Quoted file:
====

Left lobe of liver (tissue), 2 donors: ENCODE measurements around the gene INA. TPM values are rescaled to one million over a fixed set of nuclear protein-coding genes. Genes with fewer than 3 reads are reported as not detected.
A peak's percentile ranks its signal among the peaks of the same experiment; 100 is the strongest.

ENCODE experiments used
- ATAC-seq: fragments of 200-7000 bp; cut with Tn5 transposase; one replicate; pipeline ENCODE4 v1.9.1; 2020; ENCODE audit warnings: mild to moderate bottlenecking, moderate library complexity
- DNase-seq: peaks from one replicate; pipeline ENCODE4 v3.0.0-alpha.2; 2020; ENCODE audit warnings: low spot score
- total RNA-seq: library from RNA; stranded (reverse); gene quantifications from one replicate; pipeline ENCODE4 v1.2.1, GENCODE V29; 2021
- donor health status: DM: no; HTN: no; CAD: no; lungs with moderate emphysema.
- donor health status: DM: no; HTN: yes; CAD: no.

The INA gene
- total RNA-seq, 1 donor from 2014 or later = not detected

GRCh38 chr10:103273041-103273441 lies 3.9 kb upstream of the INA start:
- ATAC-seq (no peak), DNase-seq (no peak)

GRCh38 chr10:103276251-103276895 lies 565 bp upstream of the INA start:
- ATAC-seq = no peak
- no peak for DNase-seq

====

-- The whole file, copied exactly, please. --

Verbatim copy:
Left lobe of liver (tissue), 2 donors: ENCODE measurements around the gene INA. TPM values are rescaled to one million over a fixed set of nuclear protein-coding genes. Genes with fewer than 3 reads are reported as not detected.
A peak's percentile ranks its signal among the peaks of the same experiment; 100 is the strongest.

ENCODE experiments used
- ATAC-seq: fragments of 200-7000 bp; cut with Tn5 transposase; one replicate; pipeline ENCODE4 v1.9.1; 2020; ENCODE audit warnings: mild to moderate bottlenecking, moderate library complexity
- DNase-seq: peaks from one replicate; pipeline ENCODE4 v3.0.0-alpha.2; 2020; ENCODE audit warnings: low spot score
- total RNA-seq: library from RNA; stranded (reverse); gene quantifications from one replicate; pipeline ENCODE4 v1.2.1, GENCODE V29; 2021
- donor health status: DM: no; HTN: no; CAD: no; lungs with moderate emphysema.
- donor health status: DM: no; HTN: yes; CAD: no.

The INA gene
- total RNA-seq, 1 donor from 2014 or later = not detected

GRCh38 chr10:103273041-103273441 lies 3.9 kb upstream of the INA start:
- ATAC-seq (no peak), DNase-seq (no peak)

GRCh38 chr10:103276251-103276895 lies 565 bp upstream of the INA start:
- ATAC-seq = no peak
- no peak for DNase-seq